It just seemed right to get a photo with trees, grassland, mountains, and the open road to start this post – because this was exactly what our day consisted of. Our planned route looked something like this:
To be sure: it was a very, very long day in the car (and in my case, driving). A car too small for us but also very comfortable. Regardless: I really pushed for us to have a day of natural wilderness in several forms – and this, we got thoroughly over the course of the day! We started at…
This national park is made of a 48 mile main road (Trail Ridge Road) and then the optional 11 mile switchback-laden, guardrail-free Old Fall River Road… presumably named for all the cars which have fallen off the damned thing). We decided on doing ~25 miles, up to the Alpine Point tallest point in the park, and then turned back around. Photos of this initial portion of our outing are as follows:
Arguable the coolest part of the trip was experiencing the alpine tundra above 10,000 feet of elevation, with the attendant leftover snow in August, herds of elk, lack of many trees at all, and thin oxygen.
But mostly, the views were just glorious:
We reached the halfway point going up, turned around, and made our scenic way back down, exiting this park and instead entering the winding road extending through the…
A location I was hoping to see anyways, it worked out well that we needed to drive through the forest on our route east. And what a Coloradan forest it was, with all the rocky outcroppings; coniferous trees; small rivers and streams with multiple signs warning about climbing to safety during a flash flood. The usual!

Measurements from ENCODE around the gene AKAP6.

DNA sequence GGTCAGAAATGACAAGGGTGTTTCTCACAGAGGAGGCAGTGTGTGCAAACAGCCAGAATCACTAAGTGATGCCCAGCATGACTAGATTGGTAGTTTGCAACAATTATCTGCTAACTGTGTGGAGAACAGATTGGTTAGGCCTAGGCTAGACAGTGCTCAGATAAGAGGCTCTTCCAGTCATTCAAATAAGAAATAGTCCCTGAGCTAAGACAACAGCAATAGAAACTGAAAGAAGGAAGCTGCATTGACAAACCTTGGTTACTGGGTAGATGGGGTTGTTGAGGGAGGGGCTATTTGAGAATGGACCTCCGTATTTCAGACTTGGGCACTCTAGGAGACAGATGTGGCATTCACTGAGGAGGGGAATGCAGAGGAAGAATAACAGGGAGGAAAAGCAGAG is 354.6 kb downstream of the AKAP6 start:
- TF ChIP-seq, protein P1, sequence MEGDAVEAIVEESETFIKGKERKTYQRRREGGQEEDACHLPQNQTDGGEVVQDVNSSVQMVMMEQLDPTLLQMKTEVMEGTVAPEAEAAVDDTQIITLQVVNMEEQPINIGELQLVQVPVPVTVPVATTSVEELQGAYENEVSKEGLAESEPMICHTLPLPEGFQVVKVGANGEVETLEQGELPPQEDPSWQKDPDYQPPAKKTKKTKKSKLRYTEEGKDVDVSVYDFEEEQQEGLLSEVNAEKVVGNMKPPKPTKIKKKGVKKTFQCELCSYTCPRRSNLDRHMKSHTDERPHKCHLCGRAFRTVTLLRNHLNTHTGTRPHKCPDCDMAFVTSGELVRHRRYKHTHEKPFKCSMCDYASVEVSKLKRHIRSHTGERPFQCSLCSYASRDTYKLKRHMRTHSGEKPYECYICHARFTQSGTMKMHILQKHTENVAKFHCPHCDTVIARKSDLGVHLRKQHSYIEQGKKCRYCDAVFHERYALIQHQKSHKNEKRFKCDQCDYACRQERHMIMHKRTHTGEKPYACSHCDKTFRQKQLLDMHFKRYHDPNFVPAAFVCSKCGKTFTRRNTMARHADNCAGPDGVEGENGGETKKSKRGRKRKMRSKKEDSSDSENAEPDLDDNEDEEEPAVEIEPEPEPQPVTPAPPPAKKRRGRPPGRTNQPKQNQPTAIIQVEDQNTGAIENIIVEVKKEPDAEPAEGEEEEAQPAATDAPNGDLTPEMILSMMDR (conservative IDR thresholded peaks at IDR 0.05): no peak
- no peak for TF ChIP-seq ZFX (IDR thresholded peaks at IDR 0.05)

We (eventually) got out of the winding Forest roads and onto the open road to a larger suburb of Fort Collins CO – and then we QUICKLY made our way directly east, to the…
Pawnee National Grasslands
The final stop for the day was the most dissimilar from the rest of our (mountainous) trip. We drove very (very, very) fast eastward, trying to beat the setting of the sun and getting ourselves ensconced deeply into the prairie proper, to get the real flavor of the place.
Luckily for us: the prairie was functionally empty of humanity AND extended into eternity… so we had plenty of space to ourselves:
We followed the GPS to wherever it said “the national park” was located (more on that in a second) and it took us down some rather rough roads indeed:
As we continued, we actually got some grand photos of the fauna.
The Wildlife Shots Section:
The GPS, it turns out, led us to a random privately owned farm in the middle of NO WHERE on a road marked “not for public use.”
A road which we sort of drove down to see what was there (nothing but a gorgeous sunset across amber waves of grassland):
I kept us in the area as the sun set, as I was really hoping that being so, so very far in the middle of nowhere would give us a pass on light pollution and allow us to see the stars in their unimpeded brilliance. Instead, the aforementioned storm system rolled in and we got front row seats to…
The Heat Lightning Show:
I did try and take a single decent shot of the night sky – and this was it, complete with a streak of a passenger plane/UFO on the right of the frame:
At day’s end, the sun long since set, we drove our way out of the prairie, and eventually again reached towns, and then cities, and then the highway, and finally (in an exhausted state, after singing most of the Hamilton musical’s lyrics from memory as the slap-happy kicked in), we got back and promptly passed out.
What a hell of a great day!